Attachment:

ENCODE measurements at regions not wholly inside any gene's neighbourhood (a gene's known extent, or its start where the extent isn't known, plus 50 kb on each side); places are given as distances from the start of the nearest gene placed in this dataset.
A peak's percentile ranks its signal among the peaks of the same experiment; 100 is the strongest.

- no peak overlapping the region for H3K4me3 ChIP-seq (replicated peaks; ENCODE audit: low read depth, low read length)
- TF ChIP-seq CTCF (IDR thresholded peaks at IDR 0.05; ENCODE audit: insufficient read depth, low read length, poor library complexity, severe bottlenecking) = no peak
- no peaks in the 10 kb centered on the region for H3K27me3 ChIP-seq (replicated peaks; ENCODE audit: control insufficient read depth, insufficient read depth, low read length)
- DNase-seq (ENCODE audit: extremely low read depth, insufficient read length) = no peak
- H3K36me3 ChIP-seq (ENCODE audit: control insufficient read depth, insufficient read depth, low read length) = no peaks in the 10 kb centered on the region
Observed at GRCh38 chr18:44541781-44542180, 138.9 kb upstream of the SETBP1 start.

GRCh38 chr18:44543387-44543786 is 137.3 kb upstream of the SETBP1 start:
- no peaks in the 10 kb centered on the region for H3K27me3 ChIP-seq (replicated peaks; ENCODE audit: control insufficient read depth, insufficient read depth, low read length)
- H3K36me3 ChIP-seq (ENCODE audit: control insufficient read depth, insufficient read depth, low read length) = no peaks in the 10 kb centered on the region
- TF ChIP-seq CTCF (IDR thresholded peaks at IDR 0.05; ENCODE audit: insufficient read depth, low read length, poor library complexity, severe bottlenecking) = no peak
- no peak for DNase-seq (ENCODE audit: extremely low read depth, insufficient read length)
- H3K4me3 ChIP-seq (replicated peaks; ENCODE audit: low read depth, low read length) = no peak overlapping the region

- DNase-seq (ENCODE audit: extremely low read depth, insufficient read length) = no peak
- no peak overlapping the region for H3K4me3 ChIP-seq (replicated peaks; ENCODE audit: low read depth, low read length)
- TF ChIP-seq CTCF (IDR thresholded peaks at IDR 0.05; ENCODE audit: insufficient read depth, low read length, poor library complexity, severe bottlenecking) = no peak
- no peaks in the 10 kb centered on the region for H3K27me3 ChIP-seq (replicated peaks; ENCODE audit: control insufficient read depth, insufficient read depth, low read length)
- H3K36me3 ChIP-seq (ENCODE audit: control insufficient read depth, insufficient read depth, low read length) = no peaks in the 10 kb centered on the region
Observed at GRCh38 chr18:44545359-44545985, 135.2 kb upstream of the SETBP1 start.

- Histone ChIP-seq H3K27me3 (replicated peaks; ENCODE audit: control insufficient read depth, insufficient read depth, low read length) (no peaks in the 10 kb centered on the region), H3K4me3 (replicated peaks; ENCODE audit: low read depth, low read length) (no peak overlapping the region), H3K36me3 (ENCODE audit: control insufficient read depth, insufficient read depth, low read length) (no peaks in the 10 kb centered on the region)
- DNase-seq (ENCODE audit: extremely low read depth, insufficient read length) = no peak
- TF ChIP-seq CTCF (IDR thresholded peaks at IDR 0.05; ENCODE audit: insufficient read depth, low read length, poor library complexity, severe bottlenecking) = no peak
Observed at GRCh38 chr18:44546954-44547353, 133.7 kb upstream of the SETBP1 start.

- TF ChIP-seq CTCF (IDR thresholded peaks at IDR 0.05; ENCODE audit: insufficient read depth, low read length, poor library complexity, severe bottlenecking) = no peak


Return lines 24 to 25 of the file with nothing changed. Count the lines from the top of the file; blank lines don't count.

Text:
Observed at GRCh38 chr18:44546954-44547353, 133.7 kb upstream of the SETBP1 start.

- TF ChIP-seq CTCF (IDR thresholded peaks at IDR 0.05; ENCODE audit: insufficient read depth, low read length, poor library complexity, severe bottlenecking) = no peak